We have gone ahead and manually re-labeled the images into the classes, it can be found in CSV format in the data folder on GitHub, and contains labels for ~14k images.

TensorFlow model

You can find more details on the training pipeline used here in this Colab Notebook.

Loading and Augmenting Images

Images from the dataset can be loaded as a TensorFlow Dataset using the tf.keras.utils.image_dataset_from_directory(…) API. This API supports adjusting the image’s color mode (to grayscale) and size (96×96 pixels) to meet the model’s desired input format. Built-in Keras layers for data augmentation (random: flipping, rotation, zooming, and contrast adjustments) will also be used during training.

Model Architecture

MobileNetV1 is a well-known model architecture used for image classification tasks, including the TensorLite for Microcontrollers Person detection example. This model architecture is trained on our dataset, with the same alpha (0.25) and image sizes (96x96x1) used in the Visual Wake Words Dataset paper. A MobileNetV1 model is composed of 28 layers, but a single call to the Keras tf.keras.applications.mobilenet.MobileNet(…) API can be used to easily create a MobileNetV1 model for 5 output classes and the desired alpha and input shape values:


mobilenet_025_96 = tf.keras.applications.mobilenet.MobileNet(
    input_shape=(96, 96, 1),

The MicroPython based firmware used on the OpenMV Cam H7 does not include support for all of the layer types in the MobileNetV1 model created using the Keras API, however it can be adapted to use supported layers using only ~30 lines of Python code. Once the model is adapted and trained it can then be converted to TensorFlow Lite format using the tf.lite.TFLiteConverter.from_keras_model(..) API. The resulting .tflite file can then be used for on-device inference on the OpenMV development board.
OpenMV Application and inferencing

The .tflite model can then be integrated into the OpenMV application. You can find more details on the inference application in the Colab Notebook and full source code in the openmv folder on GitHub.

The application will loop continuously performing the following steps:

Block Diagram of Application processing pipeline
Block Diagram of Application processing pipeline
  1. Grab an image frame from the camera.
  2. Get the ML model’s output for the captured image frame.
  3. Filter the ML model’s output for high certainty predictions using “low activation” and “margin of confidence” techniques.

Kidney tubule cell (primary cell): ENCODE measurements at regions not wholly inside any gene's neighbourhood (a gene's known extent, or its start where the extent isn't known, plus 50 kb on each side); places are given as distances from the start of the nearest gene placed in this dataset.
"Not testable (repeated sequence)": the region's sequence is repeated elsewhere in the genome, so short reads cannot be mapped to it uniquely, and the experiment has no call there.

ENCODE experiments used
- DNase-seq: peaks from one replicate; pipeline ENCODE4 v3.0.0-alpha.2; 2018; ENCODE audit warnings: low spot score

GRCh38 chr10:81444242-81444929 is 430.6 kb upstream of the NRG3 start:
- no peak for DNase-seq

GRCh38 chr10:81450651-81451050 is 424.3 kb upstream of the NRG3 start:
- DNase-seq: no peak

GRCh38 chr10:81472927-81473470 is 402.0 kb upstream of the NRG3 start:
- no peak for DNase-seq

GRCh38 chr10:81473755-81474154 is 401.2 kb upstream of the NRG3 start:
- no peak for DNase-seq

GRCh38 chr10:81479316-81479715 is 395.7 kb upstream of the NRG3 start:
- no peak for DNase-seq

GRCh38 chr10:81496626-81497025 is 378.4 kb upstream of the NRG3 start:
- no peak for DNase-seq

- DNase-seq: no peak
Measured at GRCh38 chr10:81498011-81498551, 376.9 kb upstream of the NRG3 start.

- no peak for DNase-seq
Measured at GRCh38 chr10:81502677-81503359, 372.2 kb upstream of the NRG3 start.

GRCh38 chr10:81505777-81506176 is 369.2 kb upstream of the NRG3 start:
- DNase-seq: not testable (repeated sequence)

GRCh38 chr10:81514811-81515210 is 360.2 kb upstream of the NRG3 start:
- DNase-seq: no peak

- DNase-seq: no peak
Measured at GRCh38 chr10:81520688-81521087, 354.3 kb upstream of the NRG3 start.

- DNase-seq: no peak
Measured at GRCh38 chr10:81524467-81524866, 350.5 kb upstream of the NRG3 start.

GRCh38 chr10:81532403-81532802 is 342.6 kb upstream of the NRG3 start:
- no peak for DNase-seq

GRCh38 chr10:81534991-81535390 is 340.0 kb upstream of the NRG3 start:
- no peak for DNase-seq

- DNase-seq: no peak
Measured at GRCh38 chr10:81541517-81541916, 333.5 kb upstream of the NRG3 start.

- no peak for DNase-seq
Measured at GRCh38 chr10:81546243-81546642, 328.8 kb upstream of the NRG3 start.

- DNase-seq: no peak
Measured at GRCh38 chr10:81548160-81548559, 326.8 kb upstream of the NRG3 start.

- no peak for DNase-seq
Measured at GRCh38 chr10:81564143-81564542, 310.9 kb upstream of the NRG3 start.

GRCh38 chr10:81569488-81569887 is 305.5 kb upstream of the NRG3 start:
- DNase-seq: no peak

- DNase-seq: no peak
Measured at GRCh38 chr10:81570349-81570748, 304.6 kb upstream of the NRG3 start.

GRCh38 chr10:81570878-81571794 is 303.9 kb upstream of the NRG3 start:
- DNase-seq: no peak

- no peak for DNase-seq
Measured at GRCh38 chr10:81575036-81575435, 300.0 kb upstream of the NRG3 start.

4. Use an exponential smoothing function to smooth the model’s noisy (Softmax) outputs.
  5. Use the exponentially smoothed model outputs to determine if a new hand gesture is present.
  6. Then “type” the associated emoji on a PC using the USB HID protocol.


Throughout this project we’ve covered an end-to-end flow of training a custom image classification model and how to deploy it locally to a Arm Cortex-M7 based OpenMV development board using TensorFlow Lite! TensorFlow was used in a Google Colab notebook to train the model on a re-labeled public dataset from Kaggle. After training, the model was converted into TensorFlow Lite format to run on the OpenMV board using the TensorFlow Lite for Microcontrollers run-time along with accelerated Arm CMSIS-NN kernels.

At inference time the model’s outputs were processed using model certainty techniques, and then fed output from the (Softmax) activation output into an exponential smoothing function to determine when to send keystrokes over USB HID to type emojis on a PC. The dedicated input device we created was able to capture and process grayscale 96×96 image data at just under 20 fps on an Arm Cortex-M7 processor running at 480 MHz. On-device inferencing provided a low latency response and preserved the privacy of the user by keeping all image data at the source and processing it locally.

Build one yourself by purchasing an OpenMV Cam H7 R2 board on or a distributor. The project can be extended by fine tuning the model on your own data or applying transfer learning techniques and using the model we developed as base to train other hand gestures. Maybe you can find another public dataset for facial gestures and use it to type 😀 emojis when you smile!

A big thanks to Sparsh Gupta for sharing the Gesture Recognition dataset on Kaggle under a public domain license and my Arm colleagues Rod Crawford, Prathyusha Venkata, Elham Harirpoush, and Liliya Wu for their help in reviewing the material for this blog post and associated tutorial!

Read More